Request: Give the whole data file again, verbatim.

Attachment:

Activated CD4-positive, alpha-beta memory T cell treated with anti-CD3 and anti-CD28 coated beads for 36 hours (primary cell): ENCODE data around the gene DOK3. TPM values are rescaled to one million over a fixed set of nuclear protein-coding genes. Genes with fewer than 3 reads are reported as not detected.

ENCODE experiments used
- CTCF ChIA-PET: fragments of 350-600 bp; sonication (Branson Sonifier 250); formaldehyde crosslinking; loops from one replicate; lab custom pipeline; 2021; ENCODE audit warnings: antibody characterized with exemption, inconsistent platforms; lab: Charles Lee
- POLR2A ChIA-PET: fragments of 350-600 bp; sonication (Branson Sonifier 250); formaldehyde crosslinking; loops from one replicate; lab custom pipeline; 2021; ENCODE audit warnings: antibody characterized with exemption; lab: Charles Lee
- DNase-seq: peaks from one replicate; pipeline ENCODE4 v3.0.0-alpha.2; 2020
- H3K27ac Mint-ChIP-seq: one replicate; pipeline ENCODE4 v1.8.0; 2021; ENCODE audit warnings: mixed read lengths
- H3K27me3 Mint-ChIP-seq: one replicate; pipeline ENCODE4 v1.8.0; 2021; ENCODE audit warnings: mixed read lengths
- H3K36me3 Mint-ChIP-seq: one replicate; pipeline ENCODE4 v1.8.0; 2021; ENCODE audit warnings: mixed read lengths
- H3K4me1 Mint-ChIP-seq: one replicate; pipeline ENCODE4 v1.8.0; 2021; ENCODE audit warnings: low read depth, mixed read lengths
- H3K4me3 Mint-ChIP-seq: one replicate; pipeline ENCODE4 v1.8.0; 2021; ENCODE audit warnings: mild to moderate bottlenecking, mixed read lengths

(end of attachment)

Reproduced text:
Activated CD4-positive, alpha-beta memory T cell treated with anti-CD3 and anti-CD28 coated beads for 36 hours (primary cell): ENCODE data around the gene DOK3. TPM values are rescaled to one million over a fixed set of nuclear protein-coding genes. Genes with fewer than 3 reads are reported as not detected.

ENCODE experiments used
- CTCF ChIA-PET: fragments of 350-600 bp; sonication (Branson Sonifier 250); formaldehyde crosslinking; loops from one replicate; lab custom pipeline; 2021; ENCODE audit warnings: antibody characterized with exemption, inconsistent platforms; lab: Charles Lee
- POLR2A ChIA-PET: fragments of 350-600 bp; sonication (Branson Sonifier 250); formaldehyde crosslinking; loops from one replicate; lab custom pipeline; 2021; ENCODE audit warnings: antibody characterized with exemption; lab: Charles Lee
- DNase-seq: peaks from one replicate; pipeline ENCODE4 v3.0.0-alpha.2; 2020
- H3K27ac Mint-ChIP-seq: one replicate; pipeline ENCODE4 v1.8.0; 2021; ENCODE audit warnings: mixed read lengths
- H3K27me3 Mint-ChIP-seq: one replicate; pipeline ENCODE4 v1.8.0; 2021; ENCODE audit warnings: mixed read lengths
- H3K36me3 Mint-ChIP-seq: one replicate; pipeline ENCODE4 v1.8.0; 2021; ENCODE audit warnings: mixed read lengths
- H3K4me1 Mint-ChIP-seq: one replicate; pipeline ENCODE4 v1.8.0; 2021; ENCODE audit warnings: low read depth, mixed read lengths
- H3K4me3 Mint-ChIP-seq: one replicate; pipeline ENCODE4 v1.8.0; 2021; ENCODE audit warnings: mild to moderate bottlenecking, mixed read lengths